Writing academically

Punctuation Guide

Full Stop .

At the end of a sentence | He left home to study at university.

To signify an abbreviation | Etc.  e.g. et al.

Comma ,

To mark a pause in a long sentence, such as where you would take a breath when speaking. | He explained to all his tutors that he couldn’t attend lectures on a regular basis, but little could be done to accommodate him.

To separate items in a list. | He had problems with punctuation, referencing, time-management and writing effectively.

After words like however, nevertheless and surprisingly. | However, the Academic Skills Learning Zone proved very helpful.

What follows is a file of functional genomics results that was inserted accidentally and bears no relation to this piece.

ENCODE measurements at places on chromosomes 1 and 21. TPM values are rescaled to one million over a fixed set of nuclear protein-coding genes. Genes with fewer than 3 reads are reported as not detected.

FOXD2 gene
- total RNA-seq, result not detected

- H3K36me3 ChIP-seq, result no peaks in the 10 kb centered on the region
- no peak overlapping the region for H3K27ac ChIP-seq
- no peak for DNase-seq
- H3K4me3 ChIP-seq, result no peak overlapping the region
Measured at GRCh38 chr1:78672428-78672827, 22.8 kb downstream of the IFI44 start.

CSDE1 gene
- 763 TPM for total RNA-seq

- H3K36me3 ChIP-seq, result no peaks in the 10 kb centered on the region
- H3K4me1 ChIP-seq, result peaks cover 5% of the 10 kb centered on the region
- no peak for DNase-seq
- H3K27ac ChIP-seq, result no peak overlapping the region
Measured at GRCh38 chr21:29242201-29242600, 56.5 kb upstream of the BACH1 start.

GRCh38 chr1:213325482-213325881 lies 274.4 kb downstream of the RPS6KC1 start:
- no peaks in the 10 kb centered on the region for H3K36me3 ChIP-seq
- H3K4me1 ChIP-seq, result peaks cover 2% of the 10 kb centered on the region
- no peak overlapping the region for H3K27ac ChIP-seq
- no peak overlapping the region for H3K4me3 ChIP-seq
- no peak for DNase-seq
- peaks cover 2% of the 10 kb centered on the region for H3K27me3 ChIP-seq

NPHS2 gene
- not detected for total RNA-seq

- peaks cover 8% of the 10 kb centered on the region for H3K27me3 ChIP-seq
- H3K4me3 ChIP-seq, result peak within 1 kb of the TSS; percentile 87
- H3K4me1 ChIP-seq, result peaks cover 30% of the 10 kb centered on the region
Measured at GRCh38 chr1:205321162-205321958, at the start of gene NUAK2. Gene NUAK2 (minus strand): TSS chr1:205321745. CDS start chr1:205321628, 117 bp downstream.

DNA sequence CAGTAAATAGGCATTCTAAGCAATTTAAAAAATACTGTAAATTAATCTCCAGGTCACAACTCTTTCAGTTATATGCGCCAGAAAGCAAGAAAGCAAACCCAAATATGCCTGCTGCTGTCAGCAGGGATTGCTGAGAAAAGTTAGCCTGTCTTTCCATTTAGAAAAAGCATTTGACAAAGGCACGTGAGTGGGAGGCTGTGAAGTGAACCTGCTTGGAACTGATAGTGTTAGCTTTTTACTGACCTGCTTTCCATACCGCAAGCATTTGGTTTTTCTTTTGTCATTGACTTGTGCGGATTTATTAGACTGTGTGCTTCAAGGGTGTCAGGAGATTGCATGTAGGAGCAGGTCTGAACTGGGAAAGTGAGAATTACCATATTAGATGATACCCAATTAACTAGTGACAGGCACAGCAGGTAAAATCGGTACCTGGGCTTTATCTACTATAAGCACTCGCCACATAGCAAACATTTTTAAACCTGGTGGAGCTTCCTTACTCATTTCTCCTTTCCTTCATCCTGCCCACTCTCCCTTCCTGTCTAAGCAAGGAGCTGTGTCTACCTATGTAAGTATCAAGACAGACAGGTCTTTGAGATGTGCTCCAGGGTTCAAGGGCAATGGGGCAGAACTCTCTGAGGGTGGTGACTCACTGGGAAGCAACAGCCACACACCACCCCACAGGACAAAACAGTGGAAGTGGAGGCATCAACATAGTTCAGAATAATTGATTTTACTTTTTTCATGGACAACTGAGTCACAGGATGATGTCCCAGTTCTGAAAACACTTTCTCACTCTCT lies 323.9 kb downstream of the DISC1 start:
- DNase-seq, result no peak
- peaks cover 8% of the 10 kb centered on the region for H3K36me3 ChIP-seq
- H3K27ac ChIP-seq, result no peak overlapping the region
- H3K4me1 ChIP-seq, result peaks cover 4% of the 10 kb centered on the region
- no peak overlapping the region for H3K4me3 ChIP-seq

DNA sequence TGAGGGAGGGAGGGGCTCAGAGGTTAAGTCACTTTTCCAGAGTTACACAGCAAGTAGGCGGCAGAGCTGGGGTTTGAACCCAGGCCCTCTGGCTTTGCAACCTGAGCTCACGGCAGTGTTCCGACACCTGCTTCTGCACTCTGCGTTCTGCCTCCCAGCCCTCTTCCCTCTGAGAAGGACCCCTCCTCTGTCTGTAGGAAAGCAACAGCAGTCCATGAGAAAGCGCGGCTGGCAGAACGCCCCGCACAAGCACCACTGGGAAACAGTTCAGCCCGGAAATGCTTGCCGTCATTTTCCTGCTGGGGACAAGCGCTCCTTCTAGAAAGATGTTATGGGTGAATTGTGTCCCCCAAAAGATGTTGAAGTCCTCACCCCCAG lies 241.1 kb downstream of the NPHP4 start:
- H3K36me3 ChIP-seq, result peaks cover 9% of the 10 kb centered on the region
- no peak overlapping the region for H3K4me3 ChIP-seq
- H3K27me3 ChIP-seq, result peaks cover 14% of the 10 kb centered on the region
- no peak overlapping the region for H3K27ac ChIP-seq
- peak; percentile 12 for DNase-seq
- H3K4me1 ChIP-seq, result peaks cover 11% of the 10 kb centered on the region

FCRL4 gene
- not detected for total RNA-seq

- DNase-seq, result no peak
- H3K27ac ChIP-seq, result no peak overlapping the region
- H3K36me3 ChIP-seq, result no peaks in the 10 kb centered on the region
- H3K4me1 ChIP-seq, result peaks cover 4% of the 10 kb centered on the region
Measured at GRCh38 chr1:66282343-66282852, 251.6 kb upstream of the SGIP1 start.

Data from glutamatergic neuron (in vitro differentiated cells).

To signify ‘extra’, information is being given | His wife, who he had met on holiday in Italy, had been married twice.  

After words like states, argues and says. | As Todd (1998) argues, education is the key.

Question Mark ?

At the end of a sentence that asks a question. | What can be done?

Colon :

To introduce a list. | Students are expected to: Attend lectures, write in an academic style, meet deadlines and study independently.

Semi-Colon ;

To introduce the second half of a sentence which expands the first half | At the end of the day you are responsible for your work; that means no one else can take the blame if you fail.

Apostrophe '

To show something belongs to someone | The student’s notes (one student) - The students’ notes (more than one student) - The children’s toys (plural that doesn’t end in s)

Double Quotation Marks "

To show you are quoting someone’s words. | As Baker (2012) states, “learning is fun”.

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